To better understand the underlying cause of this conflict, it is important to take a look at their anatomy.
The sensitivity of the upper jaw, which includes the sinuses, teeth, cheeks, and lips, is primarily controlled by the "maxillary nerve."
As the picture shows, the nerve branch responsible for the sensation and function of the upper back teeth also innervates a considerable part of the maxillary sinuses along its pathway (7). As a result, when the brain tries to determine the source of the pain, it can become a bit confused.
This is why pain from sinusitis can spread to the teeth and cause discomfort in the entire region.
This happens because the pressure from the buildup of mucus in the sinuses can press on the surrounding nerves, leading to pain and tenderness in other areas, especially in the upper molars and premolars.
Common symptoms of sinusitis:
- Nasal congestion and stuffiness
- Facial pain and pressure, particularly around the eyes and forehead
- Headache, particularly around the temples or back of the head
- Postnasal drip, which can cause a sore throat, coughing, or hoarseness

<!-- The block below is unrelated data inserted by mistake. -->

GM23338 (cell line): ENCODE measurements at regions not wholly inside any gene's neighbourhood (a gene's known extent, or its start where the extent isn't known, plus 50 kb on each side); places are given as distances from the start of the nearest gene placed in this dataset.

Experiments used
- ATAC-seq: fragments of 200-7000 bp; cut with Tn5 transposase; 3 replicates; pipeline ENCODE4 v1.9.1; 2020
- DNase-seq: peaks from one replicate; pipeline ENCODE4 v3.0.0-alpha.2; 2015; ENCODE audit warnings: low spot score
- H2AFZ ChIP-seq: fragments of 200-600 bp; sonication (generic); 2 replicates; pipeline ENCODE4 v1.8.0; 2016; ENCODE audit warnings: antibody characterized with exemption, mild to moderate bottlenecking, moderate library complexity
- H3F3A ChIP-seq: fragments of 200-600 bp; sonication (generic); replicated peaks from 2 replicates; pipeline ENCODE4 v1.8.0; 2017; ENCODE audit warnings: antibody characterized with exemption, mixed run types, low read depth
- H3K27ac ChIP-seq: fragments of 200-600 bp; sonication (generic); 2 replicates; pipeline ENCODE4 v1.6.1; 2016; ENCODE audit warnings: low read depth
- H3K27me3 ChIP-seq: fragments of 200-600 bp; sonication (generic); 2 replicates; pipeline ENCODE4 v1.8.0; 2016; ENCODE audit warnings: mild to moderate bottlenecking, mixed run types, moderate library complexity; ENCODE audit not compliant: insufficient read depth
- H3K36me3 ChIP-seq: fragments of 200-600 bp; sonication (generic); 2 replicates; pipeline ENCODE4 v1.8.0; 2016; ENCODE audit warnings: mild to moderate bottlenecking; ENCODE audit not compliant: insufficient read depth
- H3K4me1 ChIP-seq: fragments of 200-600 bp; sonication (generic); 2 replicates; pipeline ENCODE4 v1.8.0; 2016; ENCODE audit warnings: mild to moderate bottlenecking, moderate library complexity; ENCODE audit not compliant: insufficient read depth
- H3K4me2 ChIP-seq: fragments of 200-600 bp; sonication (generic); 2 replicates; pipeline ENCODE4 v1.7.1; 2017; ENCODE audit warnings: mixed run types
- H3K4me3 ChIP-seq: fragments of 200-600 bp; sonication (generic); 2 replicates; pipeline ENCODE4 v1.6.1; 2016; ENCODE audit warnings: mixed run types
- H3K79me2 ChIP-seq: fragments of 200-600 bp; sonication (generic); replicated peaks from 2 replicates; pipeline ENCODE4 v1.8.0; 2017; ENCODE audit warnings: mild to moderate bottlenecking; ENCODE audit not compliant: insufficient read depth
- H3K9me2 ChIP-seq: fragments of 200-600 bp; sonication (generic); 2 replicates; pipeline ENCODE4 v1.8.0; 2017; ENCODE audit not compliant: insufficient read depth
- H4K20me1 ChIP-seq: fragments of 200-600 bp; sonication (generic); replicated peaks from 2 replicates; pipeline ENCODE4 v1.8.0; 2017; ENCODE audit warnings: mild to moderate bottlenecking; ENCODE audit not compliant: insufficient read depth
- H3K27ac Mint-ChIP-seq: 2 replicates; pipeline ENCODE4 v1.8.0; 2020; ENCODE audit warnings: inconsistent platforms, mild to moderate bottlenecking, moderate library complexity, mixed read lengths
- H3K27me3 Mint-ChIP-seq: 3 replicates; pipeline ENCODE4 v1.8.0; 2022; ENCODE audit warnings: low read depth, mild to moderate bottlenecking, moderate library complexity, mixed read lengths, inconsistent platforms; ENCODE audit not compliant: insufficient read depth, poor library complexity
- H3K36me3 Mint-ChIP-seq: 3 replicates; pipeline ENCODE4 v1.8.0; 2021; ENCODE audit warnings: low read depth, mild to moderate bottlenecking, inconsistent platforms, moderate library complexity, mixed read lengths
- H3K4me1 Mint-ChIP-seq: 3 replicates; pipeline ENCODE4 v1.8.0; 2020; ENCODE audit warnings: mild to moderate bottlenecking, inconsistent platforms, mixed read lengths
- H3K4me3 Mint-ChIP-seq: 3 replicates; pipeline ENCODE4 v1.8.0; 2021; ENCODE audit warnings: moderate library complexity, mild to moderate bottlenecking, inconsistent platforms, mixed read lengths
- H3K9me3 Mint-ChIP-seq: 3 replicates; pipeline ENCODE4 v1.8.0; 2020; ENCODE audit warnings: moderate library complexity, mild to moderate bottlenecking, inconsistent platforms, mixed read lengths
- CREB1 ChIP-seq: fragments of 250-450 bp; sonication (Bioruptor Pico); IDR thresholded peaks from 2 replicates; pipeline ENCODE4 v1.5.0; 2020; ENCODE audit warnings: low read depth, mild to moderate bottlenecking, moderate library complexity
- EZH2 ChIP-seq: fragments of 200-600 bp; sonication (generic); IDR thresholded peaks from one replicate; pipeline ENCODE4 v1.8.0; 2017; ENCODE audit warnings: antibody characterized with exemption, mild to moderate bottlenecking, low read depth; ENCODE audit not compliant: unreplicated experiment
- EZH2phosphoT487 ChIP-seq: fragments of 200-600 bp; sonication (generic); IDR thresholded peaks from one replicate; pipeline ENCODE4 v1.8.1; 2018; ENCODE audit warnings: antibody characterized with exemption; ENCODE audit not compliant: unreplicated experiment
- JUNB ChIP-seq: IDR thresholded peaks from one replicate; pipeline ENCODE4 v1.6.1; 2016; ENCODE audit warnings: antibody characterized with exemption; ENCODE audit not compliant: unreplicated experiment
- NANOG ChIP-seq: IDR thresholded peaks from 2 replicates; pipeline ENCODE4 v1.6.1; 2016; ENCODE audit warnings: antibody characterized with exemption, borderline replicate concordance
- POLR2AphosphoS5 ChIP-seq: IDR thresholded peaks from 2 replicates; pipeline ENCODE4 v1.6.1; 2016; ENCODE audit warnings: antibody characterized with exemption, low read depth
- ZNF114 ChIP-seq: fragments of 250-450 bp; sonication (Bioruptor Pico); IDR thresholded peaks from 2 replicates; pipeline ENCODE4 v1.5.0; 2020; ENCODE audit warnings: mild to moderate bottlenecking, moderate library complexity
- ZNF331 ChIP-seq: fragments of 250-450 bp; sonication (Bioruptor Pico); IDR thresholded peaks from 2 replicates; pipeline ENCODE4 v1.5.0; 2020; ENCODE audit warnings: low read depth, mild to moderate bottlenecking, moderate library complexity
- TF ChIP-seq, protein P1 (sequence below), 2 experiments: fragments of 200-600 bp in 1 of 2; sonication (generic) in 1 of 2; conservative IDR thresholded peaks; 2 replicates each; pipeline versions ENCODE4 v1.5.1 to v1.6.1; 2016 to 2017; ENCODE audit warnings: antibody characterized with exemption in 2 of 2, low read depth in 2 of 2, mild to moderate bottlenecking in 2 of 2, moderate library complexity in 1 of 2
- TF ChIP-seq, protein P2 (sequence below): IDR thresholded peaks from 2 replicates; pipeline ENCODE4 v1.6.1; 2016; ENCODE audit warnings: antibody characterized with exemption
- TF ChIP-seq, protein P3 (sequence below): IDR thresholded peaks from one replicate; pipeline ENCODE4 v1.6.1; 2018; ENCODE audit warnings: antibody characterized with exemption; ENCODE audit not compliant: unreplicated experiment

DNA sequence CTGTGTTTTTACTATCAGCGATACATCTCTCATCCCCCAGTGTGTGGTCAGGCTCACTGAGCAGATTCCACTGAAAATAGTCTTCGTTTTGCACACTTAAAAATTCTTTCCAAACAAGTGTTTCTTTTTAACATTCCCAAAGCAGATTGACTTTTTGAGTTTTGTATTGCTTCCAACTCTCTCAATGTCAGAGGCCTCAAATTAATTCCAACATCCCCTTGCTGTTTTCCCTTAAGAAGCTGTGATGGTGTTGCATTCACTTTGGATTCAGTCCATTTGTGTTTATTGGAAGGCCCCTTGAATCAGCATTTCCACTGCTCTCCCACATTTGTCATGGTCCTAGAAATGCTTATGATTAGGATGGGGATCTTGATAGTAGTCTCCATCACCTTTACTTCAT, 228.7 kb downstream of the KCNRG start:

- Reduced sense of smell and taste
When the roles turn around: Sinusitis of dental originPreviously, we discussed how pain in the sinuses can cause toothaches. In this section, we will explore the opposite situation, where the teeth are the culprit.
The upper back teeth and the maxillary sinuses are located close to each other, separated only by a thin layer of bone. In some cases, this bone layer is even missing, further emphasizing the intimate connection between the two structures.
When tooth decay is left untreated, it can spread to the tooth's nerves, resulting in an infection. If it takes over, it can lead to the pulp's death and travel down to the root tip, causing an abscess.
This infection can then spread to the nearby maxillary sinuses, which can cause what we call sinusitis of dental origin. In fact, according to studies, 10% of maxillary sinusitis cases are caused by dental issues.
Here are some of the most common scenarios where teeth may contribute to sinusitis and result in sinus pain.
1. Tooth Infection
A tooth infection or dental abscess is one of the most common causes of sinusitis of dental origin. It occurs when the infection spreads to the root tip and beyond, eventually reaching the maxillary sinuses and causing sinusitis.
2. Failed Root Canal Treatment
A failed root canal treatment can also lead to sinusitis of dental origin. This occurs when bacteria enter the root-canal-treated tooth and cause a new infection that spreads to the maxillary sinuses.
Also, if your dentist didn't follow the right steps, they may have accidentally caused inflammation in your sinuses by using their tools or filling material.
3. After Tooth Extraction
After tooth extraction, a hole can be created between the mouth and the maxillary sinuses, known as sinus communication.